The mission of the Division of Perioperative Neuroscience is to advance knowledge of perioperative neuroscience across the translational spectrum. From this knowledge gained, our aim is to improve neurologic care for surgical patients and foster perioperative neuroscience education.
The Division of Perioperative Neuroscience, and Department of Anesthesiology more broadly, have played key roles in leading and collaborating on large observational and interventional studies related to the nervous system in the perioperative period. We have conducted major studies on perioperative stroke, intraoperative awareness with explicit recall as well as psychological consequences of surgery and anesthesia; postoperative delirium, ketamine and altered brain states, postoperative coma, and perioperative nerve surgery. We have also participated in multicenter studies involving postoperative visual loss, and we are presently exploring the role of cognitive prehabilitation in older surgical patients.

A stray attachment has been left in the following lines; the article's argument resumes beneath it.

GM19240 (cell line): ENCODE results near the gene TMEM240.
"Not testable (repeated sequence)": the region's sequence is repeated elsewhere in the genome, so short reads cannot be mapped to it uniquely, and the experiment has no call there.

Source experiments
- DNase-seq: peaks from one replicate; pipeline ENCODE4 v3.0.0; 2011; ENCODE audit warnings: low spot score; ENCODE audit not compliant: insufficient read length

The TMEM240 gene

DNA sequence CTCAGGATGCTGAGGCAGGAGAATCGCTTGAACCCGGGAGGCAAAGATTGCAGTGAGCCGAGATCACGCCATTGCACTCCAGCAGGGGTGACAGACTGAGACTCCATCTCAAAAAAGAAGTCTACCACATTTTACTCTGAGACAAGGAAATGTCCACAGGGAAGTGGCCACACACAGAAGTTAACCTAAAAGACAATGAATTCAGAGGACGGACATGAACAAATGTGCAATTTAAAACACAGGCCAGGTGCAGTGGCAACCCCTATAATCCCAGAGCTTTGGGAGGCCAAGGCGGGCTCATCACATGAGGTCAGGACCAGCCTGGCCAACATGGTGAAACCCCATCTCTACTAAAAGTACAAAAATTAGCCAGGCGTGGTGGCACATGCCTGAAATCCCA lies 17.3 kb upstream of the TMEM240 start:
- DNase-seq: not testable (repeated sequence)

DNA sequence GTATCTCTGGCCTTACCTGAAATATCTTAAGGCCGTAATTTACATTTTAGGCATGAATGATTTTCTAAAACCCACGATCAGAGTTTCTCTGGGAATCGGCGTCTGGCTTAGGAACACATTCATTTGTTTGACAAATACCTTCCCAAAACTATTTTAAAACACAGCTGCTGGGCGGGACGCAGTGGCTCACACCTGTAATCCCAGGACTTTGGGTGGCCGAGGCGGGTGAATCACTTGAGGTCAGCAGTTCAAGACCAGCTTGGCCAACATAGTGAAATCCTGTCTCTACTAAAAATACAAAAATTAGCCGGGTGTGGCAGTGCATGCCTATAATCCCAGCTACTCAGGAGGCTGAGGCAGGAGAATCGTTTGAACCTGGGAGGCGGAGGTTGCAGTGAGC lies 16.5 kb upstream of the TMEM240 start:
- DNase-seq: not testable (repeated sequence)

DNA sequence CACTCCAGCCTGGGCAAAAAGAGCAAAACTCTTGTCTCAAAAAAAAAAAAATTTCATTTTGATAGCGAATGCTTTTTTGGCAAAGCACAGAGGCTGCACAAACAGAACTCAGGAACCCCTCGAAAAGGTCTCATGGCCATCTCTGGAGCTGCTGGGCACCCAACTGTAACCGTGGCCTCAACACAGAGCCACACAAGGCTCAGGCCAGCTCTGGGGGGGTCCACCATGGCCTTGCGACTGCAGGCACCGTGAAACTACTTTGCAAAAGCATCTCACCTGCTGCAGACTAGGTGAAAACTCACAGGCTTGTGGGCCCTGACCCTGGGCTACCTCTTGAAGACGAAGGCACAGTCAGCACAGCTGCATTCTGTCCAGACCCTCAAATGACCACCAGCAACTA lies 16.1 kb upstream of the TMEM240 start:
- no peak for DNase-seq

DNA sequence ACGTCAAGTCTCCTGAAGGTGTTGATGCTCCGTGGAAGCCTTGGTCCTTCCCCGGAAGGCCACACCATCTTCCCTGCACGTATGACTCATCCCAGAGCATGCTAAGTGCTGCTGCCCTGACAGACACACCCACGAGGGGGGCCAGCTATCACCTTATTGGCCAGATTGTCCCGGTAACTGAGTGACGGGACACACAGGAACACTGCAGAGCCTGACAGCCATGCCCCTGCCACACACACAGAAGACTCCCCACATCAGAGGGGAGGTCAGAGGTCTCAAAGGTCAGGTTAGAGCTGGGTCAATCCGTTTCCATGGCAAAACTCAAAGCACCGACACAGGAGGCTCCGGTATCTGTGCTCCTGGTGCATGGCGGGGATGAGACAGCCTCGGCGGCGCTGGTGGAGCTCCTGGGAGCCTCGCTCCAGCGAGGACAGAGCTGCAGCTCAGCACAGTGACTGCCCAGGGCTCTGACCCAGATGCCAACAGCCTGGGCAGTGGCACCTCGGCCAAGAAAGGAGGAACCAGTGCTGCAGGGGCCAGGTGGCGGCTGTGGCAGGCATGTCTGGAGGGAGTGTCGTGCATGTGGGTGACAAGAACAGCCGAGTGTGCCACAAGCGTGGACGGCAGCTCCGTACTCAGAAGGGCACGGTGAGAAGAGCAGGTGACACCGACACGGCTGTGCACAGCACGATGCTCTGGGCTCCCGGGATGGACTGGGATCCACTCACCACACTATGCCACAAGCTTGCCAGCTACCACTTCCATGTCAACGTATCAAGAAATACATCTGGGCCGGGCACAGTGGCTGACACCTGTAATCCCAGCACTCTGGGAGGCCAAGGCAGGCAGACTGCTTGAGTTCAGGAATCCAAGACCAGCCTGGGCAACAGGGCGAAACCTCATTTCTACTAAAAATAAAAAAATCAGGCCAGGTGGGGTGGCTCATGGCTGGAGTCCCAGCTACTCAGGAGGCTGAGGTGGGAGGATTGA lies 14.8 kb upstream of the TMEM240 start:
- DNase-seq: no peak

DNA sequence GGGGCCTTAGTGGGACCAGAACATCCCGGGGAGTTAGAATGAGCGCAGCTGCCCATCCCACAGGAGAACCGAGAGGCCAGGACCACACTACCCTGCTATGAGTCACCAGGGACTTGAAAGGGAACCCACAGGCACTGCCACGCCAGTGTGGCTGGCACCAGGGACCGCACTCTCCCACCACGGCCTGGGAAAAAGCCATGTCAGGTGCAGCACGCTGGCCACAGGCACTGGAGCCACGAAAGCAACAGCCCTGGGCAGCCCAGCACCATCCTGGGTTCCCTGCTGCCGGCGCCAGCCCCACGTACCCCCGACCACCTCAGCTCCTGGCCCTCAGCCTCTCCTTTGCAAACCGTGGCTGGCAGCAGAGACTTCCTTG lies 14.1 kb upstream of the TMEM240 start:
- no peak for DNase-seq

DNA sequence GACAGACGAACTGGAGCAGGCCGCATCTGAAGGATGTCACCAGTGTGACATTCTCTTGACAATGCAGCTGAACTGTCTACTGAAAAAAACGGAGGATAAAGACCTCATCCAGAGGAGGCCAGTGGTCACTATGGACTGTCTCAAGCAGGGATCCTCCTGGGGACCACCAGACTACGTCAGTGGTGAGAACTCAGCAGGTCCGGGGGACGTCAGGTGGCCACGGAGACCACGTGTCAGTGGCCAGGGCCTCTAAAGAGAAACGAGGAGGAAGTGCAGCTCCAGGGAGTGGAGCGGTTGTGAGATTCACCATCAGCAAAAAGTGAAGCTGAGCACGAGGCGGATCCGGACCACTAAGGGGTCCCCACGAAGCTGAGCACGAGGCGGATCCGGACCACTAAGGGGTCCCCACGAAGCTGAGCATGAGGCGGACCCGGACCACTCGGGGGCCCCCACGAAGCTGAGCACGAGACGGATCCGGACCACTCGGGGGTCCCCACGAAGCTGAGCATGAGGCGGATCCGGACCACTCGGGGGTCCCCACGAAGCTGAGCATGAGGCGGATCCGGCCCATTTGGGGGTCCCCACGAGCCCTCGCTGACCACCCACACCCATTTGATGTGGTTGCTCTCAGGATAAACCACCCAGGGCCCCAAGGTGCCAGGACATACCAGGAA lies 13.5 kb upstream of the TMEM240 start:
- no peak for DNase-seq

Currently, the Division of Perioperative Neuroscience is conducting a trial to determine whether caffeine improves pain and cognitive function after surgery. Our group is also conducting an observational study to determine whether specific brainwave patterns, detected using perioperative electroencephalography, correlate with cognitive and functional trajectory after surgery. These lines of investigation will advance understanding – and possibly improve – neurologic recovery after surgery and anesthesia.
Please see our representative publications on perioperative neuroscience.